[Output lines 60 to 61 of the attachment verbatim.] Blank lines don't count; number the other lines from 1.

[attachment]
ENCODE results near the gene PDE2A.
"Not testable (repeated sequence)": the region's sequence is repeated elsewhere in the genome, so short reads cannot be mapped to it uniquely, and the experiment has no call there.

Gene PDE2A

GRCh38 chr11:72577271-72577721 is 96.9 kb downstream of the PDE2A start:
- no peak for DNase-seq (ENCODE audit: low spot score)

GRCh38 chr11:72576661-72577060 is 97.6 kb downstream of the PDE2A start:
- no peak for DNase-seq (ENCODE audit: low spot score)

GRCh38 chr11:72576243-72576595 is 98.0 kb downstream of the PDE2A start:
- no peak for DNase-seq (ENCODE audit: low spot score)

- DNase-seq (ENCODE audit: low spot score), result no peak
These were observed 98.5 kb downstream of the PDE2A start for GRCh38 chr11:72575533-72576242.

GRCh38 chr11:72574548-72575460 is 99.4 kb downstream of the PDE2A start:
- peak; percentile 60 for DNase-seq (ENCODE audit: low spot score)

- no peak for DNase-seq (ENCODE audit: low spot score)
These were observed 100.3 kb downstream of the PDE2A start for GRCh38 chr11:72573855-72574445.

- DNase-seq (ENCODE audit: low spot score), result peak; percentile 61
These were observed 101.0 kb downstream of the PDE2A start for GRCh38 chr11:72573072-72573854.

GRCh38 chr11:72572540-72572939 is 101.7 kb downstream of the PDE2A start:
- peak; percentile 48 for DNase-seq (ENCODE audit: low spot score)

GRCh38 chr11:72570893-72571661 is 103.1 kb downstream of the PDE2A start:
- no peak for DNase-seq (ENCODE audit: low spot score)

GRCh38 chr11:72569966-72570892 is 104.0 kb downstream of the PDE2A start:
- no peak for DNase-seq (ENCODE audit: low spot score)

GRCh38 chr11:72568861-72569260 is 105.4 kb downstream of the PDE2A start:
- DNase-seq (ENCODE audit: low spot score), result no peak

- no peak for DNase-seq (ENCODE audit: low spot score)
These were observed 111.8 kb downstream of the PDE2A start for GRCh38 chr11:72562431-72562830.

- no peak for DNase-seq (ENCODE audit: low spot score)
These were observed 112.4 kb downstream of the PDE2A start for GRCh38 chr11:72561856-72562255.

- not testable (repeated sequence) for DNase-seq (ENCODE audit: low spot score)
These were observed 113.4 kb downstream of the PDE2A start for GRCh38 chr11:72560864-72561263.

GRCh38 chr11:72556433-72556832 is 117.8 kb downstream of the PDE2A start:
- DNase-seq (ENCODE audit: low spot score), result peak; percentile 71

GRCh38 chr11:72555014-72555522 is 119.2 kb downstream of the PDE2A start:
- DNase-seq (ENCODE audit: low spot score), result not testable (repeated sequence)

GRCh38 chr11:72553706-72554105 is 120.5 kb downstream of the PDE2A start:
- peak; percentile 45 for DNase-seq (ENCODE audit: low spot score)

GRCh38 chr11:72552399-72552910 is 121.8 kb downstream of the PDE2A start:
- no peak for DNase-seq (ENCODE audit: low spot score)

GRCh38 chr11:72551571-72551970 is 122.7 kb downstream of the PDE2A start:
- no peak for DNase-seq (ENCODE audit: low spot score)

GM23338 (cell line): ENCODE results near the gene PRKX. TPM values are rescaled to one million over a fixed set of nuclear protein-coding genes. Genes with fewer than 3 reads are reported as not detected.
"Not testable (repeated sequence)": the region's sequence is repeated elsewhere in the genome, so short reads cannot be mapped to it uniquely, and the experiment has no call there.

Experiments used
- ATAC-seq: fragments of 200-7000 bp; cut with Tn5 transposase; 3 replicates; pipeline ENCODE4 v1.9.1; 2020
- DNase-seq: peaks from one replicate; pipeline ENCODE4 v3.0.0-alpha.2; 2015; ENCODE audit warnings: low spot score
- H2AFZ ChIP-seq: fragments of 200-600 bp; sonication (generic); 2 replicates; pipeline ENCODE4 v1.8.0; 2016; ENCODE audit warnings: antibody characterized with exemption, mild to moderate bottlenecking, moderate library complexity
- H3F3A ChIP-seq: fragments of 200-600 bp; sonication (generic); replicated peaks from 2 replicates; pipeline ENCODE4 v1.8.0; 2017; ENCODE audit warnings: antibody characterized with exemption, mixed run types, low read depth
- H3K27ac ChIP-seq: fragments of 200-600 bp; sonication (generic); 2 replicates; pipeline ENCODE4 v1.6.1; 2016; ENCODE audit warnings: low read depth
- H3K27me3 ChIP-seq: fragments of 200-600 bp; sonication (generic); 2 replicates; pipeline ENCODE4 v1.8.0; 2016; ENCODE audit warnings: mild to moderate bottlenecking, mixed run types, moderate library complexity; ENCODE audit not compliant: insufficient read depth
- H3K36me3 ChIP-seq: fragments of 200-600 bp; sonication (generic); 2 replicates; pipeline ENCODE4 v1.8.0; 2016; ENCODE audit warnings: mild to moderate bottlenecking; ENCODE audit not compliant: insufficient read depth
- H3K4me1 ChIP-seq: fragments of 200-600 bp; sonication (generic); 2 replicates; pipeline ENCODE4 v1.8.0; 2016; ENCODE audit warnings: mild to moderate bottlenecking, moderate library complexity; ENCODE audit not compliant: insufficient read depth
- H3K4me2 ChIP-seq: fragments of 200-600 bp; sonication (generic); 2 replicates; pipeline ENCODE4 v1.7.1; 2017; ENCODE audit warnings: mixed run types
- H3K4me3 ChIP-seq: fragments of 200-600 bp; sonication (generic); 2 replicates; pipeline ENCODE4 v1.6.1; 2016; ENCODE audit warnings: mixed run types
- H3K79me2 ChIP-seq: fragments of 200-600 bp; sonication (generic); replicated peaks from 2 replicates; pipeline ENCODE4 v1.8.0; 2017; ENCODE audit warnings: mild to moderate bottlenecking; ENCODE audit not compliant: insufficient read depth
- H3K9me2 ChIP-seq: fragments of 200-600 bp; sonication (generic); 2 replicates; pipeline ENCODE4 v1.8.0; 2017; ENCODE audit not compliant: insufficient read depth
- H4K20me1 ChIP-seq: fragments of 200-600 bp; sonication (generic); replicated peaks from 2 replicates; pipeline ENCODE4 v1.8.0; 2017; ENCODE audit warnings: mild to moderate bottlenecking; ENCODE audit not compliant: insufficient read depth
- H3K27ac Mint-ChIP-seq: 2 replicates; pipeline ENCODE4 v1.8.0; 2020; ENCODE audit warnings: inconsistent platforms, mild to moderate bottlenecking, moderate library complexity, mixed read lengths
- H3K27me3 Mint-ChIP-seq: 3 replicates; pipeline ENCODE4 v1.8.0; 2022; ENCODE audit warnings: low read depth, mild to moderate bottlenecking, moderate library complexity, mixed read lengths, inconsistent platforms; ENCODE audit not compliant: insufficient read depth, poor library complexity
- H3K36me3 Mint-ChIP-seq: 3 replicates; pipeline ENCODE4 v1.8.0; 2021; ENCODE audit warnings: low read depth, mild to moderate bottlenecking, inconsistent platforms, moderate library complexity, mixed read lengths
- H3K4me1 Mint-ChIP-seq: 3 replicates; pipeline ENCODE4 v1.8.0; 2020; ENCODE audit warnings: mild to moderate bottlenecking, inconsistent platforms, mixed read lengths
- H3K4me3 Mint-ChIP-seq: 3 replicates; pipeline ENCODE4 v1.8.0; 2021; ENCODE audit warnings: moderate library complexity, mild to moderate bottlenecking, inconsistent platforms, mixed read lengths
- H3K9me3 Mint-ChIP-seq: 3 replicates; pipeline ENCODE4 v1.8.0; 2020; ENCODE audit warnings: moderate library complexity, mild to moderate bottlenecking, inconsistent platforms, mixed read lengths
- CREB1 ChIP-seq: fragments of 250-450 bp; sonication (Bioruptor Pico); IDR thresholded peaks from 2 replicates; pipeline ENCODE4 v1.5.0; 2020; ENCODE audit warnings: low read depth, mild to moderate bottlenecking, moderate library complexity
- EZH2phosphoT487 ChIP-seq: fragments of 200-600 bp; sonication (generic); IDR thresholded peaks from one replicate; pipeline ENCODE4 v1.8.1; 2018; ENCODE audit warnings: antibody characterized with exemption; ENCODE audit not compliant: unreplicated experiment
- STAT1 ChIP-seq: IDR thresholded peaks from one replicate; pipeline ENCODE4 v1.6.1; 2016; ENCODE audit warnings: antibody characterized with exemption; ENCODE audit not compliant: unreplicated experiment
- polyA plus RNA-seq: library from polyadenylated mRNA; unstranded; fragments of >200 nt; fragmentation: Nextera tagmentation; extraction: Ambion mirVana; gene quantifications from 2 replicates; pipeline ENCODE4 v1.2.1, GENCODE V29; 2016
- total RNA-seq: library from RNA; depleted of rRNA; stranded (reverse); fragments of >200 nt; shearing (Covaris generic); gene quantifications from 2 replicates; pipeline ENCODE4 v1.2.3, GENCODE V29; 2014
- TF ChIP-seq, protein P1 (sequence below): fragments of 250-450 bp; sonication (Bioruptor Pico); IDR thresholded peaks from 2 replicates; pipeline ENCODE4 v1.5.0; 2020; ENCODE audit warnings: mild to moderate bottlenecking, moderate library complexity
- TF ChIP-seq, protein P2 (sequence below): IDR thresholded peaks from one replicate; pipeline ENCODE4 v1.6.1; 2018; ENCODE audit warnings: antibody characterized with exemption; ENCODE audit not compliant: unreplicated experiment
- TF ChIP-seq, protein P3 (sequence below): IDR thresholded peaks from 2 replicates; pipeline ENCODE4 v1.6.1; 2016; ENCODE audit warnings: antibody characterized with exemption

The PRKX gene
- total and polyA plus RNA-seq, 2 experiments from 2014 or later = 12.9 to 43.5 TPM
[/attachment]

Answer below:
- H3K36me3 Mint-ChIP-seq: 3 replicates; pipeline ENCODE4 v1.8.0; 2021; ENCODE audit warnings: low read depth, mild to moderate bottlenecking, inconsistent platforms, moderate library complexity, mixed read lengths
- H3K4me1 Mint-ChIP-seq: 3 replicates; pipeline ENCODE4 v1.8.0; 2020; ENCODE audit warnings: mild to moderate bottlenecking, inconsistent platforms, mixed read lengths